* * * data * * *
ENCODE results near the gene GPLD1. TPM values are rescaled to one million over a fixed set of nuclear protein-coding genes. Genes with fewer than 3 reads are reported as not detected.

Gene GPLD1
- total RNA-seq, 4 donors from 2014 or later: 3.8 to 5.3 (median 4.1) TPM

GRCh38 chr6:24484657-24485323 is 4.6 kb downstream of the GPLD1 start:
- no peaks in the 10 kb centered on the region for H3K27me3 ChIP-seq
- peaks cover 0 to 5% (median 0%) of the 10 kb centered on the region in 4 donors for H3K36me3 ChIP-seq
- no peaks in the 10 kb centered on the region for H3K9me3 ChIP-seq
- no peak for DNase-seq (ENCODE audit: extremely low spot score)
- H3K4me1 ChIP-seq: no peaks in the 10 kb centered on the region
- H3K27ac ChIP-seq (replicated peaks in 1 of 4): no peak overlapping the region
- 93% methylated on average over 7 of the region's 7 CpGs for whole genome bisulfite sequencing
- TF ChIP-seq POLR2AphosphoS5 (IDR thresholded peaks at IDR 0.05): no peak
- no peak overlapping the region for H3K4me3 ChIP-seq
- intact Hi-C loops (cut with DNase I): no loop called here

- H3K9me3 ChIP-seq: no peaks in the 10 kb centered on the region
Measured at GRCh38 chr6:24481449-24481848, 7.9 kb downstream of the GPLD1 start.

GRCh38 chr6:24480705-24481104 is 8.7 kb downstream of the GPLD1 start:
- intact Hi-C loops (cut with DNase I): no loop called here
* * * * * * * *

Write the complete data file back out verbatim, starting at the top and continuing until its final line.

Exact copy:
ENCODE results near the gene GPLD1. TPM values are rescaled to one million over a fixed set of nuclear protein-coding genes. Genes with fewer than 3 reads are reported as not detected.

Gene GPLD1
- total RNA-seq, 4 donors from 2014 or later: 3.8 to 5.3 (median 4.1) TPM

GRCh38 chr6:24484657-24485323 is 4.6 kb downstream of the GPLD1 start:
- no peaks in the 10 kb centered on the region for H3K27me3 ChIP-seq
- peaks cover 0 to 5% (median 0%) of the 10 kb centered on the region in 4 donors for H3K36me3 ChIP-seq
- no peaks in the 10 kb centered on the region for H3K9me3 ChIP-seq
- no peak for DNase-seq (ENCODE audit: extremely low spot score)
- H3K4me1 ChIP-seq: no peaks in the 10 kb centered on the region
- H3K27ac ChIP-seq (replicated peaks in 1 of 4): no peak overlapping the region
- 93% methylated on average over 7 of the region's 7 CpGs for whole genome bisulfite sequencing
- TF ChIP-seq POLR2AphosphoS5 (IDR thresholded peaks at IDR 0.05): no peak
- no peak overlapping the region for H3K4me3 ChIP-seq
- intact Hi-C loops (cut with DNase I): no loop called here

- H3K9me3 ChIP-seq: no peaks in the 10 kb centered on the region
Measured at GRCh38 chr6:24481449-24481848, 7.9 kb downstream of the GPLD1 start.

GRCh38 chr6:24480705-24481104 is 8.7 kb downstream of the GPLD1 start:
- intact Hi-C loops (cut with DNase I): no loop called here